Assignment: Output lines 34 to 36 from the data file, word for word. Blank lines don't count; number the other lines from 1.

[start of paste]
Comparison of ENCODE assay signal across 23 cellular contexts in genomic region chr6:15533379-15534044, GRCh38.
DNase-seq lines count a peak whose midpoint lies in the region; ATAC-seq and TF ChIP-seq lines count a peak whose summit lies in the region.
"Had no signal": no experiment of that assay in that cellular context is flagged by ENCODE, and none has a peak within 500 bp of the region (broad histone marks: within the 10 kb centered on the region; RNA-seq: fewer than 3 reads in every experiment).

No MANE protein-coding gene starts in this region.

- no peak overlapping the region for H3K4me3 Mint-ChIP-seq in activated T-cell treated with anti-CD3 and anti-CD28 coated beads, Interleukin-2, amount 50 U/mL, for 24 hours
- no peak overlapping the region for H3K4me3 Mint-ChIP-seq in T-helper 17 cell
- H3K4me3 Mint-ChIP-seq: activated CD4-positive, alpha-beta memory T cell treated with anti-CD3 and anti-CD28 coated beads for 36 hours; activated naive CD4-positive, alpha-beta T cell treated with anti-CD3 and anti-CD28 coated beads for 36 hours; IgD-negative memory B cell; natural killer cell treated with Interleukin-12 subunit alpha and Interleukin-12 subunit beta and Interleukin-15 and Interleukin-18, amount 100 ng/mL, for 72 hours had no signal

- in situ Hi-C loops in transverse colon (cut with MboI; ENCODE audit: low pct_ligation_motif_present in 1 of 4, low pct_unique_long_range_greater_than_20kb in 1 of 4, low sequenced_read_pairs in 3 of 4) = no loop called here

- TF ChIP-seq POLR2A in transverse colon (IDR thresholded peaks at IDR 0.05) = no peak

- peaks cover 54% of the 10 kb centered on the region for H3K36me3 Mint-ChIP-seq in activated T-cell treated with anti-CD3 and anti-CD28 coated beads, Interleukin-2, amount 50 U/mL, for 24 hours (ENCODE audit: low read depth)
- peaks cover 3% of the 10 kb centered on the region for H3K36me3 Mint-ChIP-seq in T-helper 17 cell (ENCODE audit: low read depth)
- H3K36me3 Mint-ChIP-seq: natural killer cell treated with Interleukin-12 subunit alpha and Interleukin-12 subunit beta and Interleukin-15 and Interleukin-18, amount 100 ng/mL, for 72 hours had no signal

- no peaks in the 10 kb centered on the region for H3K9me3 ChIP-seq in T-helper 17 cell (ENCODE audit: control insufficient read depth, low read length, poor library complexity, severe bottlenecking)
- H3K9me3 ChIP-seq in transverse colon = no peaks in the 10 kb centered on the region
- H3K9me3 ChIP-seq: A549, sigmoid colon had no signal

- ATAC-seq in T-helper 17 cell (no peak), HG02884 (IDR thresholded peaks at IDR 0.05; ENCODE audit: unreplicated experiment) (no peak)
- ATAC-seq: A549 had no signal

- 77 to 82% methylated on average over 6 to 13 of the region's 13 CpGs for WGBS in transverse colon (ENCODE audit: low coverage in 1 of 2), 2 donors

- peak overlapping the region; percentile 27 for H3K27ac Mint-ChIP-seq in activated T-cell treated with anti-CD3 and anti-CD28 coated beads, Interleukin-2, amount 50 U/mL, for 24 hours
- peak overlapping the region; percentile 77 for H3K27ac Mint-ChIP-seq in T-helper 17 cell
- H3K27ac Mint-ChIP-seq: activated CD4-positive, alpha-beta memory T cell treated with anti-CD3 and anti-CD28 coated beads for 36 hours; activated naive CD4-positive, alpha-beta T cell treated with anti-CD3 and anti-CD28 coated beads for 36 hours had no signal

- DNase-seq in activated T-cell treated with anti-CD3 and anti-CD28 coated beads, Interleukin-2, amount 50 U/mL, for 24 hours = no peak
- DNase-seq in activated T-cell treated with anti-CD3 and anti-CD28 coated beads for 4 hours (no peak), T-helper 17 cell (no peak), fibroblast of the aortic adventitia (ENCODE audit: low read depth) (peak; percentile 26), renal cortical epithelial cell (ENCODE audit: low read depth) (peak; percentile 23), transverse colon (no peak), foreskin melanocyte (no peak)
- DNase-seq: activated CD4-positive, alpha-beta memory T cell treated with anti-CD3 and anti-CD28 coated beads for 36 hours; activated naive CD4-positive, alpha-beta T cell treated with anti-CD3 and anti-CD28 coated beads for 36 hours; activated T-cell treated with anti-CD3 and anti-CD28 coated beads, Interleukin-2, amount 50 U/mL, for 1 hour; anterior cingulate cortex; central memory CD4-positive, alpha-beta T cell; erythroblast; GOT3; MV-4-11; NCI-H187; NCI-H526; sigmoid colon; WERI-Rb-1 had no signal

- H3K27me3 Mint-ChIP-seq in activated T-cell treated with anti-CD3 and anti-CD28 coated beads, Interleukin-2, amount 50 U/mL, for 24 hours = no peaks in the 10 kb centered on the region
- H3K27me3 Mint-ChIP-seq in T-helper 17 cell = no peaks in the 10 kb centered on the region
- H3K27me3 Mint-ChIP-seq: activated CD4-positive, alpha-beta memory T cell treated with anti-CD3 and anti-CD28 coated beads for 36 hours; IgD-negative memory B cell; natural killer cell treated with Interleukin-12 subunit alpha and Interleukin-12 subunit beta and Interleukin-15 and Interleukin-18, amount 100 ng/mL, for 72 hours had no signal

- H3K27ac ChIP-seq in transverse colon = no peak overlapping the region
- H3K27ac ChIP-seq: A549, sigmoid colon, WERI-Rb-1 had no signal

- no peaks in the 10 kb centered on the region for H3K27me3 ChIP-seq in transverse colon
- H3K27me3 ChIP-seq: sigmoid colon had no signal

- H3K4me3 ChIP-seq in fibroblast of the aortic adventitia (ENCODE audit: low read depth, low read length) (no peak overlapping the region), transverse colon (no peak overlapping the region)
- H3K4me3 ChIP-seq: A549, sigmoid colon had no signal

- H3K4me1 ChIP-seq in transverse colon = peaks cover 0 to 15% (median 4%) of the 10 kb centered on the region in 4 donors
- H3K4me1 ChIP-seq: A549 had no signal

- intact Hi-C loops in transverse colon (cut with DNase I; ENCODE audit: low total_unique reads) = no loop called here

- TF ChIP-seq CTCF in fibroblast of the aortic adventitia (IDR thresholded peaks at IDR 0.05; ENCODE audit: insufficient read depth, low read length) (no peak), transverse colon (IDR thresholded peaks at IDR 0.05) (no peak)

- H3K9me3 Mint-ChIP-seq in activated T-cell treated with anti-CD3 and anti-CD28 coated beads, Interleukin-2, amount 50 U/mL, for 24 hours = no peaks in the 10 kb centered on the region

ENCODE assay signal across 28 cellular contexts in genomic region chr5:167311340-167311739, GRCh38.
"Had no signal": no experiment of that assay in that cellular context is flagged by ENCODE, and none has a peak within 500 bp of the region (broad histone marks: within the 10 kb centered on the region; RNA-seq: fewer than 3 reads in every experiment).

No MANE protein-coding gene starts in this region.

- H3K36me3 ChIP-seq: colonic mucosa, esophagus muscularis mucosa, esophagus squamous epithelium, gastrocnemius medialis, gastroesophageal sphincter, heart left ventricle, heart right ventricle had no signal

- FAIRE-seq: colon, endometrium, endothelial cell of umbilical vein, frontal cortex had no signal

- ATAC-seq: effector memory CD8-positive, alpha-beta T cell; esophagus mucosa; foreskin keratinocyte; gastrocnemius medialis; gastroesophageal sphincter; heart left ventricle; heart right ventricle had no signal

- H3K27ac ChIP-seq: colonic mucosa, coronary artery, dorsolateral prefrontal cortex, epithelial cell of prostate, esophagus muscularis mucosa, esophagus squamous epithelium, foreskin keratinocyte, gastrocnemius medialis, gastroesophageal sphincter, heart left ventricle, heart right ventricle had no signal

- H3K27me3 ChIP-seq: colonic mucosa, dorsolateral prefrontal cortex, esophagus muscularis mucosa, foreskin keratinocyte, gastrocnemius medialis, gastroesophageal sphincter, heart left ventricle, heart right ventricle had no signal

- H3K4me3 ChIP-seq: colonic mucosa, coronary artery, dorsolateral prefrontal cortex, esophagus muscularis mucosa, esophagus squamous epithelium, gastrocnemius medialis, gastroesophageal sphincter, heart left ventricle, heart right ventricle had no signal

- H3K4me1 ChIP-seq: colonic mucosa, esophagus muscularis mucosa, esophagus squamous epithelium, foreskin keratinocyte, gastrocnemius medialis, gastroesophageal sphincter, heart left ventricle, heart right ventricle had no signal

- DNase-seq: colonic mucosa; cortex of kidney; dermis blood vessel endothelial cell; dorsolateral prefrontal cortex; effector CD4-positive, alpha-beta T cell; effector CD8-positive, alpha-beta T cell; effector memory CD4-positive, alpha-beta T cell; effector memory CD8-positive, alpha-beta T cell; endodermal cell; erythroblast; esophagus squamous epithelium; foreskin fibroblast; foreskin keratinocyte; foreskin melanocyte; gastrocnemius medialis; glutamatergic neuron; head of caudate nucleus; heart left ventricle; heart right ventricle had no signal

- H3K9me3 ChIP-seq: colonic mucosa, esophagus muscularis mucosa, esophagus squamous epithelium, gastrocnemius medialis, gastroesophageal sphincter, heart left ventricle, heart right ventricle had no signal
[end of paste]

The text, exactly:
- H3K4me1 ChIP-seq in transverse colon = peaks cover 0 to 15% (median 4%) of the 10 kb centered on the region in 4 donors
- H3K4me1 ChIP-seq: A549 had no signal

- intact Hi-C loops in transverse colon (cut with DNase I; ENCODE audit: low total_unique reads) = no loop called here